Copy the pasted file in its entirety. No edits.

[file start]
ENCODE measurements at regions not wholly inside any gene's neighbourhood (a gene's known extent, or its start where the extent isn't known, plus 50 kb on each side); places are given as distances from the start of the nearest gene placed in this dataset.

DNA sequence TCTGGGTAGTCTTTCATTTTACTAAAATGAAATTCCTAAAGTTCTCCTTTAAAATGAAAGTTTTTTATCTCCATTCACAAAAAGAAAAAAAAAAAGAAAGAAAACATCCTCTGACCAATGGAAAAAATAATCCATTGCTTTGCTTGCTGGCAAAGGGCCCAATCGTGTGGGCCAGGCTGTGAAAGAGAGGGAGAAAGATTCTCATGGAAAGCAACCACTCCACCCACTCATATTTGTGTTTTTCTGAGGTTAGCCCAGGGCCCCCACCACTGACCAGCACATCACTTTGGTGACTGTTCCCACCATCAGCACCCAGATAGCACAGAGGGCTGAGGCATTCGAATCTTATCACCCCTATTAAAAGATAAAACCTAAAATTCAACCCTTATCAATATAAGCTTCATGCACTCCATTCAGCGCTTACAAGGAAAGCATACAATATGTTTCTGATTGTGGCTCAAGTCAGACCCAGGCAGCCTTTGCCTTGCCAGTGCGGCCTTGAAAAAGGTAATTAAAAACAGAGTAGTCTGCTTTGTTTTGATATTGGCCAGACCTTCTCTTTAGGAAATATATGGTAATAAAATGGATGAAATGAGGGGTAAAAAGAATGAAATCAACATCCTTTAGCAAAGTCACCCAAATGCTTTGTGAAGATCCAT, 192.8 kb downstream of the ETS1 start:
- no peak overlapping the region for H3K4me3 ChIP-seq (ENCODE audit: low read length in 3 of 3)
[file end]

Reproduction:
ENCODE measurements at regions not wholly inside any gene's neighbourhood (a gene's known extent, or its start where the extent isn't known, plus 50 kb on each side); places are given as distances from the start of the nearest gene placed in this dataset.

DNA sequence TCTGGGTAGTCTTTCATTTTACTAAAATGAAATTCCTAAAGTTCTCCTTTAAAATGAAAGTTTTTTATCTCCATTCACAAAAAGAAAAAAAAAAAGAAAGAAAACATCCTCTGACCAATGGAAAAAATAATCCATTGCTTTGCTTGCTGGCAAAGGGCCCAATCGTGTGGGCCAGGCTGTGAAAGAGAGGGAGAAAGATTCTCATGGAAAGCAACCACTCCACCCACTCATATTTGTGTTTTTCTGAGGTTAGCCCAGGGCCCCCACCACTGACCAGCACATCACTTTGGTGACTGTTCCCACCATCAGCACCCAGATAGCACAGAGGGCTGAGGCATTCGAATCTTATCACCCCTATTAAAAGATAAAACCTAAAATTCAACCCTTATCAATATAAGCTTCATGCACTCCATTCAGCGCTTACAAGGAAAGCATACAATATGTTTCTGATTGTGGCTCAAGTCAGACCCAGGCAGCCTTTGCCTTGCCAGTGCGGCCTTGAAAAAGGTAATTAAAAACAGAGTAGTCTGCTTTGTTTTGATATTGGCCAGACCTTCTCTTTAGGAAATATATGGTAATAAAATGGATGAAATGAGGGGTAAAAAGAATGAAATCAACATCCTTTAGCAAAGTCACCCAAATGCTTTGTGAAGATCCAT, 192.8 kb downstream of the ETS1 start:
- no peak overlapping the region for H3K4me3 ChIP-seq (ENCODE audit: low read length in 3 of 3)